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Resuscitating Coastal Dead Zones Starts Far From Shore

Grace S. Brush, the foremost ecological historian of Chesapeake Bay, America's largest estuary, examines the historical connections between land use, nitrogen and coastal dead zones.

Today, chemically synthesized nitrogen is recognized as a major cause of aquatic eutrophication ( a state where excess nutrients spur excessive plant growth) and anoxia (the absence of oxygen, which results in "dead zones") in many coastal regions of the world.

A large effort is directed toward preventing nitrogen from getting into aquatic systems to restore coastal shellfish populations and the coastal fishery — important food sources for much of humanity. Current monitoring indicates that most of the nitrogen responsible for coastal deterioration originates as runoff from fertilized agricultural fields, with secondary sources being animal, municipal and industrial waste as well as atmospheric contributions from cars and industry.

Hence, numerous attempts to decrease nitrogen are directed toward fertilizer reduction, but fertilizer use is particularly intractable because the sources are diffuse — or "non-point." (That's in contrast to "point" sources such as human, animal and industrial effluents, which can be removed by waste treatment technologies.) Fertilizers enter aquatic systems primarily through agricultural runoff, leaching into the soil and then into surface and ground waters, which eventually discharge into coastal regions.

An important question in developing methods to break this cycle involves knowing the history of coastal deterioration and its relation to the use of nitrogen.

Not Doomed to Repeat It
Biological and geochemical profiles from sediment cores throughout the Chesapeake Bay illustrate a history of land use and the deterioration of estuaries. These studies show that in pre-colonial times (prior to late 17th century) nitrogen influxes were very low, suggesting that biological nitrogen fixation (the only nitrogen available at that time) was balanced by the natural loss of nitrogen, or denitrification. During this time the landscape consisted of a diversity of forests, coastal marshes, floodplains and inland wetlands, many of them created by beavers. As a result, the pre-colonial landscape presented many opportunities for denitrification, which occurs in wet, anaerobic environments.

Coastal conditions did not change much in early post-colonial times, when agriculture consisted of small farms separated by patches of forest. By the middle 19th century and continuing into the 20th century, more than three-fourths of eastern North America was deforested, primarily for agriculture. Deforestation was accompanied by draining many of the wetlands for arable land.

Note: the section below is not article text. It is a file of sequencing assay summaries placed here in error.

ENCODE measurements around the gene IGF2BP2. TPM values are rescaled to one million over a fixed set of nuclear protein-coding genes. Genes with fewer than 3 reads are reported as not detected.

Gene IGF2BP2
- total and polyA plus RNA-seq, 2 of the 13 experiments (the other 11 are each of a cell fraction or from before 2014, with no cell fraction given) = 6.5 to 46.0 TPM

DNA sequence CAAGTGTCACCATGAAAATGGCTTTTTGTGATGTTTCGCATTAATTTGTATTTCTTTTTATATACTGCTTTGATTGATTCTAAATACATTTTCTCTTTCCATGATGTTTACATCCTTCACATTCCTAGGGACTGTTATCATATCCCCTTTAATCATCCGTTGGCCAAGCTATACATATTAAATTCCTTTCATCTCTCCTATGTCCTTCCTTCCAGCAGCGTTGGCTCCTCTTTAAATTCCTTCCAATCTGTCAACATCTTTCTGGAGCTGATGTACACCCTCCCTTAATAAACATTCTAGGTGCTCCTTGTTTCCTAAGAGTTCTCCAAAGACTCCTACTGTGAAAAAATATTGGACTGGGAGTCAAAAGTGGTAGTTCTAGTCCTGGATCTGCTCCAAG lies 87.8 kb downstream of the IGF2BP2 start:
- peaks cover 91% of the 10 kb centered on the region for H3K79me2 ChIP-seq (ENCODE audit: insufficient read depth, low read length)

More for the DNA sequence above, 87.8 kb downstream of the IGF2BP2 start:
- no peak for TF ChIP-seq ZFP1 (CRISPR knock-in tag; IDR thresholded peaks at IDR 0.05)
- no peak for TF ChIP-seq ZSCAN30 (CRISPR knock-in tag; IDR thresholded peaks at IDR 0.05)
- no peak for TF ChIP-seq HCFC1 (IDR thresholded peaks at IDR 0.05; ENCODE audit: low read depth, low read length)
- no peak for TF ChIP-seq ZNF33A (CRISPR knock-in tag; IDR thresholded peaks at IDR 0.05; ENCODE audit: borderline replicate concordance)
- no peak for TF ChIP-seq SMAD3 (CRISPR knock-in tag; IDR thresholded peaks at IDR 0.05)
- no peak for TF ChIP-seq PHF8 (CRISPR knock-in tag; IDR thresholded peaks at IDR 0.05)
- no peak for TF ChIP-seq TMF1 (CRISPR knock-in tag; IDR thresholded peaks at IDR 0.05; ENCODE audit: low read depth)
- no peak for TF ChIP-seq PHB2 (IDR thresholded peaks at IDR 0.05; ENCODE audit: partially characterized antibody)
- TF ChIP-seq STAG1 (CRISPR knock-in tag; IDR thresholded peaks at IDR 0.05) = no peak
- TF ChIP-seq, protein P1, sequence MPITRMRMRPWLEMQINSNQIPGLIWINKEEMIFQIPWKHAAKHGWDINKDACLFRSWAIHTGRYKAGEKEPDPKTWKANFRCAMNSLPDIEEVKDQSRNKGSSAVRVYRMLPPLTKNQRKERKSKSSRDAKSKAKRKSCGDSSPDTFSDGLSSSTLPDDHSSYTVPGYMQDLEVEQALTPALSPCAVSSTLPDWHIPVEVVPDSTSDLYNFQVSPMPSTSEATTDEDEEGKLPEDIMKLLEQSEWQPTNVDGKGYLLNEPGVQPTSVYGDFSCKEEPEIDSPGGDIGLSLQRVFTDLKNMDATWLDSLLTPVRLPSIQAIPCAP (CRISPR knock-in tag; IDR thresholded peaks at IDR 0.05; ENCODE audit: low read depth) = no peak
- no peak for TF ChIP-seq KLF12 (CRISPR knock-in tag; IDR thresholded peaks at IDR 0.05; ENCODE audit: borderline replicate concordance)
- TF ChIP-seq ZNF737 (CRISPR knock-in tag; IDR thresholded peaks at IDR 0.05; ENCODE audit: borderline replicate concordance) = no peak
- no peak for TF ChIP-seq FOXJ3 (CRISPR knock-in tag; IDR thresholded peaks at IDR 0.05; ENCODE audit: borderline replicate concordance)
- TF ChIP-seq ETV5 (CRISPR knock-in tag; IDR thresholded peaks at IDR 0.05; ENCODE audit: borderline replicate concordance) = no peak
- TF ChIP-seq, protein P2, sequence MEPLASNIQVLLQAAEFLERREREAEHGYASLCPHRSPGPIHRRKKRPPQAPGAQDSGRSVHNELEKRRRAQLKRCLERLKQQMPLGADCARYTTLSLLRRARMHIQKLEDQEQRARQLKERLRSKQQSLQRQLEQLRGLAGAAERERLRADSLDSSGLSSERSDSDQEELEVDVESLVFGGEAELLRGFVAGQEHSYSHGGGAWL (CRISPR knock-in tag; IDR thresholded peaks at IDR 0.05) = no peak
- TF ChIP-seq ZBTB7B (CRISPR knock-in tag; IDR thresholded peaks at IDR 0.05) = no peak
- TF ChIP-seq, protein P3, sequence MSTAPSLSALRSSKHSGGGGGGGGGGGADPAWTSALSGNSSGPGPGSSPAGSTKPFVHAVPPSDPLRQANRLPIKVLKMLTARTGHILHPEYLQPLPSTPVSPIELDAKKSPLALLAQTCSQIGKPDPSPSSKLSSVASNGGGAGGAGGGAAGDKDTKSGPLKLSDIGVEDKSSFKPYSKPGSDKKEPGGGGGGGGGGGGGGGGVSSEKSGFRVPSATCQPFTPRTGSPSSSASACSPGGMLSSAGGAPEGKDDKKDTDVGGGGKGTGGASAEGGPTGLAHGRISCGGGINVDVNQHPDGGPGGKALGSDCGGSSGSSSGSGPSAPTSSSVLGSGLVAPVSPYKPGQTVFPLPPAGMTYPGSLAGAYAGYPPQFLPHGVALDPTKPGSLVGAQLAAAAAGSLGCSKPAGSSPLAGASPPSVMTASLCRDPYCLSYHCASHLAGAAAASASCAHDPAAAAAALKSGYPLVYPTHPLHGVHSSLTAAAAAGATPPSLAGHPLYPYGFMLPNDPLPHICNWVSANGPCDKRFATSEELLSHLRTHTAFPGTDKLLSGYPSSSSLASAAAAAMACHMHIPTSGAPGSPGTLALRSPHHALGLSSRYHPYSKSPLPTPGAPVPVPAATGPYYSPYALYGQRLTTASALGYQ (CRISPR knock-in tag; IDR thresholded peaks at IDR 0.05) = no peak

Thus, landscape vegetation, hydrology and geochemistry were changed, and areas where denitrification could occur greatly decreased. At the same time, other sources of nitrogen fertilizer became available, including guano, nitrate deposits and, after World War I, synthetic nitrogen.

These changes are recorded in the sediment cores by an increase in indicators of deteriorating water quality: increasing sedimentation rates, high nitrogen influxes and a decrease in bottom-dwelling, or benthic, organisms - all of which reached a maximum in the late 20th century. Paleoecological records compiled for other hypoxic regions throughout the world show a similar pattern, suggesting that coastal dead zones are a 20th-century global phenomenon, largely related to the increasing use of chemically produced nitrogen.

You Can't Go Home Again
How can the coastal regions be restored?

Returning the landscape to pre-colonial conditions is not an option. The denitrifying capacity of the pre-colonial landscape has been altered by fundamental hydrologic changes such as the burial of headwater streams, drained wetlands and grasslands replacing forests.

However, there may be ways to reverse aquatic deterioration through various engineering technologies and landscape management designs that prevent nitrogen used on the land from finding its way into aquatic systems, and also by enhancing conditions for denitrification on the landscape and not just near shores. After all, the nitrogen entering aquatic systems originates throughout the watershed and prevention should not be restricted to buffering riparian areas bordering streams.

One possibility for reducing the leaching of nitrogen into soils and surface or ground waters might be by planting forest stands on appropriate soils throughout the watershed. It has been shown that nitrogen leaching from soils into streams is greater in sugar maple forests than in red oak forests in the Catskills of New York, for example.

In the Chesapeake watershed, many forest species are restricted to specific soil types. The paleoecological record of the Chesapeake system indicates that nitrogen influxes did not increase in the estuary until approximately 40 percent of the land was deforested. Forest stands on appropriate soils throughout the drainage area might be one way to limit leaching of nitrogen (and other substances) into surface and groundwater — and ultimately into aquatic systems.

In addition, denitrification can be increased throughout the watershed by restoring wetlands wherever it is hydrologically feasible, as well as by using technologies such as retrofitting sewage waste systems for denitrification.

Efforts to remove nitrogen from the environment are expensive and are designed primarily for restoring fisheries. However, society's needs have changed, and coastal systems are valued for aesthetics, recreation and other qualities as well as for providing food. That little progress has been made in restoring the health of coastal regions suggests that objectives serving multiple goals are what the public might want and will pay for.

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